And Paul says, “Now, listen, let’s just think about this.” “What shall we say then? Are we to continue in sin”—we’ll just go on sinning—“[so] that grace may abound?” So that we can say, “Look how wonderful God is that he forgives”? “By no means!” Now, what’s his argument? “How can we who died … still live in it?” What do you mean “died”? We’re alive! No, died with Christ in his death.
And then he says, “Picture it in terms of baptism.” “[Don’t you] know that all of us who have been baptized into Christ Jesus were baptized into his death? We were buried therefore with him by baptism”—not that baptism achieved this, as the Roman Catholic Church teaches, but that baptism portrayed this.
So, when the person has been brought face-to-face with the Word of Truth, the gospel of salvation, and has believed, has discovered who Jesus really is, as Paul did—Saul of Tarsus on the road to Damascus—then it follows logically that they would then be prepared to let everybody know that they are under new management, that they have been brought underneath the jurisdiction of another other than themselves. So the baptismal pool, which I stand on top of here—closed, mercifully—but the baptismal pool is like a grave. And it is purposefully like a grave, so that when the person is baptized, the metaphor unfolds: buried with him in baptism, raised with him to newness of life. Nothing special in the water. All accomplished by Christ, but portrayed, then, in this way.
Now, what is Paul’s argument? He says, “You live in a society where they regard sex as just fun with anyone you want, anytime you want. But you have been united with Christ. You now live in a community where Jesus says sex is for the enjoyment of relationships within the commitment of marriage and only within the commitment of marriage. Therefore, since you have been united with Christ, it is absolutely incongruous for you then to engage in that which he who is now your Lord and King has told you is off-limits.”
You can take it all the way down the line. Society says, “You are what you have amassed.” Jesus says, “Where your treasure is, there will your heart be also.” Society says, “It’s the tough guys that win.” Jesus says, “Blessed are the meek, for they shall inherit the earth.” Society says, “Give as good as you get. Get ’em back.” Jesus says, “Forgive your enemies, and do nice things to those who can’t stand you.”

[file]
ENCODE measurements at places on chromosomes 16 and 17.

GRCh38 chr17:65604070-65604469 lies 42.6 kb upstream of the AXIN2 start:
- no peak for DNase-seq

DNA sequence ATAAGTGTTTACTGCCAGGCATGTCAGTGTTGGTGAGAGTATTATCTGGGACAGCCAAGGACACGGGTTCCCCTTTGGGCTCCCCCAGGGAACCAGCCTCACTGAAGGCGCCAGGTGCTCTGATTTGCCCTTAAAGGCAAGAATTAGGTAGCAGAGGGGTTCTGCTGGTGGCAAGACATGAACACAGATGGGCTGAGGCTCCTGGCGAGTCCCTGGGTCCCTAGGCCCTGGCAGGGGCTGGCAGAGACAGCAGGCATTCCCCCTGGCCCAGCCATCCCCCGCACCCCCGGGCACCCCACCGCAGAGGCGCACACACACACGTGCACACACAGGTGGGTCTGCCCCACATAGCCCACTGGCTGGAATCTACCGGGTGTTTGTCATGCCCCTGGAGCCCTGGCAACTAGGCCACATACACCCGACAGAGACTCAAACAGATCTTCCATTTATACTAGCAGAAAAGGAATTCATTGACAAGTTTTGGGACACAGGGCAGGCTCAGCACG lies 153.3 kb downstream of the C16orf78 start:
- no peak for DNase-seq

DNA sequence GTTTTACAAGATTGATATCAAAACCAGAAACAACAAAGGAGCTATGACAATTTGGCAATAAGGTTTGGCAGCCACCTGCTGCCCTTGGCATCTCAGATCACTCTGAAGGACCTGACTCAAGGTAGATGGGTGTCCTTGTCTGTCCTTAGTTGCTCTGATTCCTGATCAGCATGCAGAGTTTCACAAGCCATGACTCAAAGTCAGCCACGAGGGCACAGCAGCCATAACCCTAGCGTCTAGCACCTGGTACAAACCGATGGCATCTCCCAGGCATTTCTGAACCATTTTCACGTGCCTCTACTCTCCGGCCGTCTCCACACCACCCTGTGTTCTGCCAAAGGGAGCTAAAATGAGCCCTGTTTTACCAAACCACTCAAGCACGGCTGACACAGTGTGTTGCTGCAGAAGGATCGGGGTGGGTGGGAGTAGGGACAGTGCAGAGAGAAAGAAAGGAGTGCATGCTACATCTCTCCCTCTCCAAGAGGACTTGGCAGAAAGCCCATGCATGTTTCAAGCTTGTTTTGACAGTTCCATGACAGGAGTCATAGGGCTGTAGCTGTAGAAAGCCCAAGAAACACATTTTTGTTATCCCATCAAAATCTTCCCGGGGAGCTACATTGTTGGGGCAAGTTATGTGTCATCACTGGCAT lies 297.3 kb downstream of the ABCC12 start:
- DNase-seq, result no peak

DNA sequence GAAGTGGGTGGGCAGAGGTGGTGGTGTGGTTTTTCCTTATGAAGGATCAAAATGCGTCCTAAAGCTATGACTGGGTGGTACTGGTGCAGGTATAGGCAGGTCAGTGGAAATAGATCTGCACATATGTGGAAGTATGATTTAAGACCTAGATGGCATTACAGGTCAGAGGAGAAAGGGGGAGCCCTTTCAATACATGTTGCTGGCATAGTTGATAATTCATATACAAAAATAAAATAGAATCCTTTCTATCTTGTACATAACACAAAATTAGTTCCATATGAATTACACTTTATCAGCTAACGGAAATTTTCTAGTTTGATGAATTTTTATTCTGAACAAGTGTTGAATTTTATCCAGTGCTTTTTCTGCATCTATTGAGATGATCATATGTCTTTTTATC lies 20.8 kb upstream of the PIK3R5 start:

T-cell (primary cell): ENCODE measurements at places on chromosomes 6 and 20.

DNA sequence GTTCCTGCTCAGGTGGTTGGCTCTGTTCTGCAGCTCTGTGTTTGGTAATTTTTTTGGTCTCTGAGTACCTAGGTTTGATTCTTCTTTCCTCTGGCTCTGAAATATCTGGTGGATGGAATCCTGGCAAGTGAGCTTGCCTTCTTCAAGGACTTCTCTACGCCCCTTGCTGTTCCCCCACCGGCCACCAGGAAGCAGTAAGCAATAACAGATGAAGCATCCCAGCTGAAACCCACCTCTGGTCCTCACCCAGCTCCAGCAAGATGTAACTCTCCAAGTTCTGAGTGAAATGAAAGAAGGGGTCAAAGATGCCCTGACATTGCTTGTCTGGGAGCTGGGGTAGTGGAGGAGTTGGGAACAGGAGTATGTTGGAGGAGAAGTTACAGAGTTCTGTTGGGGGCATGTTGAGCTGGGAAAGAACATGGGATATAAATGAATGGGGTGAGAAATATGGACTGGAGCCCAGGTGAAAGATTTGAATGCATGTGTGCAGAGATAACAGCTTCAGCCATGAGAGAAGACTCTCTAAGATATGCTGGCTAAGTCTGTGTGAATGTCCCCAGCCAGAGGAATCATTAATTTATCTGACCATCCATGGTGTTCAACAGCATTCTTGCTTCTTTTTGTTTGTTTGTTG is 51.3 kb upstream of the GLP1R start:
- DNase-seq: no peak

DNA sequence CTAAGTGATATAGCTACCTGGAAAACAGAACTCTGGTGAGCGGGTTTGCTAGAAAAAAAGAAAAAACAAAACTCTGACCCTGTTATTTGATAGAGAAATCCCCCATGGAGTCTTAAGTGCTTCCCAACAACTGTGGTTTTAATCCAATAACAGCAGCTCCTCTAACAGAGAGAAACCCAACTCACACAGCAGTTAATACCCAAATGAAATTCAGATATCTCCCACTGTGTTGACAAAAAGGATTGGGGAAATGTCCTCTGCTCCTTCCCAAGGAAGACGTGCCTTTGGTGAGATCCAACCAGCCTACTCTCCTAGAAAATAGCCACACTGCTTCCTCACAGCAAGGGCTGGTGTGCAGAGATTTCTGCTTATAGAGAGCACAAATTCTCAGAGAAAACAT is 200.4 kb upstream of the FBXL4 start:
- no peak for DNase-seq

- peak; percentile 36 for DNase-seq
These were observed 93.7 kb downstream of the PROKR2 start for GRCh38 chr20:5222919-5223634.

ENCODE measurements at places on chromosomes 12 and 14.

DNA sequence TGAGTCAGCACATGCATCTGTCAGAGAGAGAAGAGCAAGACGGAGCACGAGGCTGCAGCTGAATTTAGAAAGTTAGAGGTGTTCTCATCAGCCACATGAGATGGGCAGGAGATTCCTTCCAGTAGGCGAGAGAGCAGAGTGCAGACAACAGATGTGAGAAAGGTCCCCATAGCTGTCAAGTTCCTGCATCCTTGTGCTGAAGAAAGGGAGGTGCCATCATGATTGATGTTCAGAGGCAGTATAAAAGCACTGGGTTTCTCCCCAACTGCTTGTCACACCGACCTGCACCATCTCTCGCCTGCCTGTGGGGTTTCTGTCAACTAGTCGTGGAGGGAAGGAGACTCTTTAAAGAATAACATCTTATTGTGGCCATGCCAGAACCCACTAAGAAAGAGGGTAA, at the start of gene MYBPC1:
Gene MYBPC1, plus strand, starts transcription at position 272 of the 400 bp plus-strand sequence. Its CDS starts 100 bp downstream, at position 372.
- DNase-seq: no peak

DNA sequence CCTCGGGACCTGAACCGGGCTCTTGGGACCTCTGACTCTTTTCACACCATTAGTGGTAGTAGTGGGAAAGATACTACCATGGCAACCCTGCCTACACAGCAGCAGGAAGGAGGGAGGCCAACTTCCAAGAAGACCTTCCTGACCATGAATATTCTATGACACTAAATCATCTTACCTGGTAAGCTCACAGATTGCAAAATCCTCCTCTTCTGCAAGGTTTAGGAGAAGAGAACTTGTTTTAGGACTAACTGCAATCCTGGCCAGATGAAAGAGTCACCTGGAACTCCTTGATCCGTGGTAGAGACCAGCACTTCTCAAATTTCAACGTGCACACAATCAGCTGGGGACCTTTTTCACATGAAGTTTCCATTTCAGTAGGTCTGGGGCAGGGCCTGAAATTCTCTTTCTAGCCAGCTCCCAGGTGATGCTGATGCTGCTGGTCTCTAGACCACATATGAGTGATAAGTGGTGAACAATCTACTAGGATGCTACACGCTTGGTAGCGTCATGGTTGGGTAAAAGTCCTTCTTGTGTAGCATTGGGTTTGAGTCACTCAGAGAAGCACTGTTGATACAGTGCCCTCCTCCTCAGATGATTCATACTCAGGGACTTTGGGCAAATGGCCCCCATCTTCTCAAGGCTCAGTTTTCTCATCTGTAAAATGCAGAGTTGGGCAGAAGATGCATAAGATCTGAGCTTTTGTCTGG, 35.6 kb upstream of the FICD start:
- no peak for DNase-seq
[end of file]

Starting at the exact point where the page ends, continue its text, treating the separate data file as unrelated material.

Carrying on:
“So,” he says, “what is the impetus for this? It is that you are united with Christ.” It is not that you’ve decided to be religious. It is not that you’ve determined to live a better life. In fact, you even surprise yourself! Because you know yourself to be sinful. You know how easy it is to be tempted. And the answer to it is not to pull the shutters up and run for your life. The answer is to remind yourself who you are: “This is who I am: I am a new creation. I died with him. I’ve been raised with him. He ascended, and I ascended with him. I have been seated with him in the heavenly places.” It is absurd; it’s not impossible. But that’s the appeal, you see.
Dementia is a dreadful thing, is it not? When people grow older—especially, I guess, presenile dementia, where there is a loss of identity. People no longer know who they are. You find them in the street. They have no way of identifying where they’re going or what they’re doing. It’s a terrible thing! But what is an even worse thing? It’s for that to happen. In that case, you’ve known who you are, and you’ve forgotten who you are. But in the case of some of us in Jesus, we’ve never known who we are! We’ve never known who we are. We got a kinda dementia as it relates to our identity. And that’s why Paul, a hundred and sixty plus times, says to his readers again and again and again, “You need to know who you are. You need to know that your life is Christ’s life.”
And when you go from Romans 6 into Colossians 3, as I suggested, it comes across with great clarity. Indeed, I’ve already been dipping into it. You can sense that when you turn to Colossians 3. “If then”—or “Since then,” equally good—“if then,” since then, “you have been raised with Christ…” What does that mean? Well, we’ve been united with Christ. That’s his argument in Ephesians 1. “The same power,” he said, “that raised Jesus from the dead is the power that has been unleashed in your life to bring you from death to life. He was raised, and you were raised with him. He has ascended, and you have ascended too.”